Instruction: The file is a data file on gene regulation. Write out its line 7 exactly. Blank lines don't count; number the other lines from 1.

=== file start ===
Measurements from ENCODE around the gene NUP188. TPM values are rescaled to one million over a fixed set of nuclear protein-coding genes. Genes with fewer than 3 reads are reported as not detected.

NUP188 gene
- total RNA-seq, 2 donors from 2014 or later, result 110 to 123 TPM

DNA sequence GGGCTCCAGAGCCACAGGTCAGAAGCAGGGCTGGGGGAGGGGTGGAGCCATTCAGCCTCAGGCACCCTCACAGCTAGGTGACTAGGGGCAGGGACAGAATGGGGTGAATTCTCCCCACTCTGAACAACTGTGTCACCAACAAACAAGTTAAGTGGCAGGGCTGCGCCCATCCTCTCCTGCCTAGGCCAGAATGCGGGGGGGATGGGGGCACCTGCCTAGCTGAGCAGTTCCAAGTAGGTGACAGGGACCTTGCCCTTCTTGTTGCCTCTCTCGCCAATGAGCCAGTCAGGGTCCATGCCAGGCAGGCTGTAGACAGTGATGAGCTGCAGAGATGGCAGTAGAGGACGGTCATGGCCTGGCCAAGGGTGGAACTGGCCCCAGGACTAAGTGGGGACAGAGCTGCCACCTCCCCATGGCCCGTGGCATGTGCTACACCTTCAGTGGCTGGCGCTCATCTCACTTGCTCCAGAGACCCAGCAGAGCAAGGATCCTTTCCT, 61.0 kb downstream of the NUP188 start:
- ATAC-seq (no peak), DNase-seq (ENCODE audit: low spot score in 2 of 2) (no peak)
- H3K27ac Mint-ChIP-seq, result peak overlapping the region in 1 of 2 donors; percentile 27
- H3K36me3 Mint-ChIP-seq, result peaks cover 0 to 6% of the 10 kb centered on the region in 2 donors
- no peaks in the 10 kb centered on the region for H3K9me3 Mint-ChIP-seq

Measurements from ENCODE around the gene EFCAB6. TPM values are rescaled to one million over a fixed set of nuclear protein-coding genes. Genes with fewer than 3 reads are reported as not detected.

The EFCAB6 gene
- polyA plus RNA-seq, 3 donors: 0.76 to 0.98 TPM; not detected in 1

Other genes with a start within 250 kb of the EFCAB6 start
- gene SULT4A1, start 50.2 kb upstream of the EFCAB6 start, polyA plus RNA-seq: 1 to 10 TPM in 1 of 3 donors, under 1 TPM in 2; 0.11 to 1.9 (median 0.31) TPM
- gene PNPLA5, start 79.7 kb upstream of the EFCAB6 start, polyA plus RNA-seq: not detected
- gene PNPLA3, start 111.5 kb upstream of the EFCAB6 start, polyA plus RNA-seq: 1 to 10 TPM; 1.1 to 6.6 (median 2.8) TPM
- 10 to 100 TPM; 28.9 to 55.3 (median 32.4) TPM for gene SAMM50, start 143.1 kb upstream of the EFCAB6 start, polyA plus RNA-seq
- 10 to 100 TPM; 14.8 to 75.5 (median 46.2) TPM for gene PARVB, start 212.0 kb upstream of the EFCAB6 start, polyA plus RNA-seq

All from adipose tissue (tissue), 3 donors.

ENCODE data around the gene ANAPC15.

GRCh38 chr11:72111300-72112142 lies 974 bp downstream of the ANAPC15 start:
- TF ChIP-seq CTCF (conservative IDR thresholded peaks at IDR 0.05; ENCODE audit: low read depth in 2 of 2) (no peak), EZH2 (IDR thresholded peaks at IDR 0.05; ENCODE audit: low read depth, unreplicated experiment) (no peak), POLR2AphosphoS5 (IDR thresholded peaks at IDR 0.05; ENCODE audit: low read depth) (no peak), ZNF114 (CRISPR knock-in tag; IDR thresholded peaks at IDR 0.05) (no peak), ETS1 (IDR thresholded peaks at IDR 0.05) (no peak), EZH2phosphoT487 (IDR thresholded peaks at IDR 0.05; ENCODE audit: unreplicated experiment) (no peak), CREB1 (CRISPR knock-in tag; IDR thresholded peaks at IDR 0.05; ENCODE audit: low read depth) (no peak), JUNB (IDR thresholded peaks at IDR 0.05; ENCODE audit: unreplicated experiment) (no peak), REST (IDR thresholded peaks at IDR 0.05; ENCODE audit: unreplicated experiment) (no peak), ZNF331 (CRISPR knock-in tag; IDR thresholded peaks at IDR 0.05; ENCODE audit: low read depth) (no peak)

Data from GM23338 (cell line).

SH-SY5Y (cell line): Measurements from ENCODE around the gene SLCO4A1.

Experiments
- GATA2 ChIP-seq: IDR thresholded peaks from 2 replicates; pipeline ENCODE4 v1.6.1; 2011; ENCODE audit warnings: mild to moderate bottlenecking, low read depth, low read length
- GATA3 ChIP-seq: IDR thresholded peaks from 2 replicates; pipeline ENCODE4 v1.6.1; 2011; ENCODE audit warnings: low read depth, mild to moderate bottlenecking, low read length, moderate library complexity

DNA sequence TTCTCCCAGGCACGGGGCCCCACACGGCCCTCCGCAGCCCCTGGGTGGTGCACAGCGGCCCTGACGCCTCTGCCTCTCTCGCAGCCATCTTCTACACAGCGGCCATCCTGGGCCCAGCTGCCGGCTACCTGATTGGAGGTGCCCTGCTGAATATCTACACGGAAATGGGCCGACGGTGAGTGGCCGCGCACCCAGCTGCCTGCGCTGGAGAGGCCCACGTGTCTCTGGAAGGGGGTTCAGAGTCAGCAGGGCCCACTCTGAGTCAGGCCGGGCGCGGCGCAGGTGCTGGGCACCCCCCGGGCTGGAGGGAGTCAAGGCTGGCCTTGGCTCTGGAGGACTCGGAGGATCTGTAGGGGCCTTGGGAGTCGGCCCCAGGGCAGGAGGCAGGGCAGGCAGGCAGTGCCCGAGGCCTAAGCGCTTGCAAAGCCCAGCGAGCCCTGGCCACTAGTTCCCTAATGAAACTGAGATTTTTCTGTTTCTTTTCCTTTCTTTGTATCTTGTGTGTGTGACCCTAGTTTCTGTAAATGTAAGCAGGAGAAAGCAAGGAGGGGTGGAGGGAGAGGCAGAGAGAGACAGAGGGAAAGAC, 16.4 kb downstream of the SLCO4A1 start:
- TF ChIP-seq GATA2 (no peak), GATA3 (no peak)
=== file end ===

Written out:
- H3K36me3 Mint-ChIP-seq, result peaks cover 0 to 6% of the 10 kb centered on the region in 2 donors